The leading candidates for Richmond mayor — including the incumbent — are turning their attention to issues of transit equity as Election Day bears down.
As GRTC bus fares remain suspended during the COVID-19 pandemic, policy discussions about the possibility of free transit service beyond the health crisis are turning into commitments from candidates.
While the pandemic leaves public agencies and localities unsure about revenue forecasts, the candidates are jockeying to champion the expansion and improvement of transit service in the city.
The three candidates who support a move to free public transit, Mayor Levar Stoney, 2nd District Councilwoman Kim Gray and Alexsis Rodgers, the Virginia director for Care in Action, all say it would help economically distressed residents who depend on public transit to work and run errands.
“Yes. I think we have to find a way ... to make it a reality,” Stoney said at a news conference Tuesday. “We’re going to find ways to continue the fare-free approach with GRTC.”
Rodgers, a Democratic party activist and policy analyst, last month said that she would create a new transportation department for the city and enact free public transit if elected.
Stoney endorsed the concept as he unveiled a new transit equity office within the Department of Public Works, which currently oversees public transit matters for the city. He said the creation of the new office will not have any immediate budget impacts.
In addition to advocating for universal free bus fares, the mayor’s office said, the new transit equity office will be responsible for overseeing several current initiatives related to pedestrian safety, bike lane development and transit planning as well as working with a new regional transit authority formed this year.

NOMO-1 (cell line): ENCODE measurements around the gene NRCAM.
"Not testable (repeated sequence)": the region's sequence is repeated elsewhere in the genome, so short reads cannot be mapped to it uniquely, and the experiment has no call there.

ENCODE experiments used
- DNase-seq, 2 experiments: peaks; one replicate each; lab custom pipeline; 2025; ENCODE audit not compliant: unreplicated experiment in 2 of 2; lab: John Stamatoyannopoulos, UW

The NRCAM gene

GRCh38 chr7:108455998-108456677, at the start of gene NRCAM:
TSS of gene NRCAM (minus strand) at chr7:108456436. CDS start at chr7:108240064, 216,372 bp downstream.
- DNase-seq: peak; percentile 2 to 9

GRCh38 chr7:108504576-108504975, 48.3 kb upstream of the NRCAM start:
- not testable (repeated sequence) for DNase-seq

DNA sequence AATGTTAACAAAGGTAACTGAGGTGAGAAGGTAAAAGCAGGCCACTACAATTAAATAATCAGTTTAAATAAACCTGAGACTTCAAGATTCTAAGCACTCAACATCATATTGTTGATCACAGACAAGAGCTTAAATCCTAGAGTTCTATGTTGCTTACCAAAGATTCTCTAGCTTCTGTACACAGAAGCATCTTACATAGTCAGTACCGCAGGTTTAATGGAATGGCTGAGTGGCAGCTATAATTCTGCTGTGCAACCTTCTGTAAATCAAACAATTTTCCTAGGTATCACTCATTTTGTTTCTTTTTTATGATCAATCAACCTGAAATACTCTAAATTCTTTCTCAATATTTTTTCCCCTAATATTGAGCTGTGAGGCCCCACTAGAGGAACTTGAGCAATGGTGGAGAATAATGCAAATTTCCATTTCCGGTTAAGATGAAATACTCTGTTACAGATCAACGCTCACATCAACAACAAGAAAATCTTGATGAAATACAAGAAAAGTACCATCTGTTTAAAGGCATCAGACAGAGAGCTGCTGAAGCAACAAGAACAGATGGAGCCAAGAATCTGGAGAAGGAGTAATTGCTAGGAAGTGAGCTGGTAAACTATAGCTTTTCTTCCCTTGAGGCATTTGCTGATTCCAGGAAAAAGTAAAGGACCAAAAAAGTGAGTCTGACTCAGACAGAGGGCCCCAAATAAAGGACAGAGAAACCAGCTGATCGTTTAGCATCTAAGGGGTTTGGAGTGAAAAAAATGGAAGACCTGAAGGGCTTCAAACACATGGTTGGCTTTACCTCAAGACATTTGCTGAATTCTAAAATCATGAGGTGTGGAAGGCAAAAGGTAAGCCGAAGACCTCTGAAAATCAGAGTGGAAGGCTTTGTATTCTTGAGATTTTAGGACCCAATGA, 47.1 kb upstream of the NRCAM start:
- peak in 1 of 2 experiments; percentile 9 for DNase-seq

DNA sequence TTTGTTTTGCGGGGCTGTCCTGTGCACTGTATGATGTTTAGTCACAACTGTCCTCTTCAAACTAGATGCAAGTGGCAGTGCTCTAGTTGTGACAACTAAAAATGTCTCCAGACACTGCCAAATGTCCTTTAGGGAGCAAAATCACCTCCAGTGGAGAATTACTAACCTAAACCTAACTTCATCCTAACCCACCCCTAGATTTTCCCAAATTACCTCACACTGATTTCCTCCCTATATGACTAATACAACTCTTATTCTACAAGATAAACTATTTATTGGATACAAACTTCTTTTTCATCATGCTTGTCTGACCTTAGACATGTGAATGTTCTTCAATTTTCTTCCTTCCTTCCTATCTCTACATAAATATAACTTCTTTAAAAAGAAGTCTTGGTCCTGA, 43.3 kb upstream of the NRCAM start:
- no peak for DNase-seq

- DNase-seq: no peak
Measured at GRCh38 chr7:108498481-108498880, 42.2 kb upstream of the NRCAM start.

The new office, Stoney said, will help improve planning and coordination with GRTC as the transit company, the city and surrounding counties that are part of the regional transit authority will soon begin drawing millions of dollars that will come from a 0.7% increase in the sales and use tax and a 7.6-cent increase on wholesale gas in the region.
Rodgers, who last month proposed creating a public transportation department to oversee many of the same initiatives and matters as the new office, questioned the timing of the mayor’s announcement, adding that he’s done little to improve transit equity.
“It’s unfortunate that after three years of the mayor’s administration ... he’s now trying to make a play to transportation advocates who for a long time have been raising these issues,” she said. “It’s not enough to just say you support it.”
Bobby Vincent, the city’s public works director, said Tuesday that his department has been working to restructure things to improve collaboration between traffic engineers, transit planners and GRTC officials.
The mayor’s administration said keeping the transit equity office within the Department of Public Works will minimize “duplicative work.”
Though new funding will soon be available through a new regional transit authority designed to improve transit planning and the expediency of transit projects , the city slashed its local funding for GRTC by half in this year’s budget anticipating the new revenue source.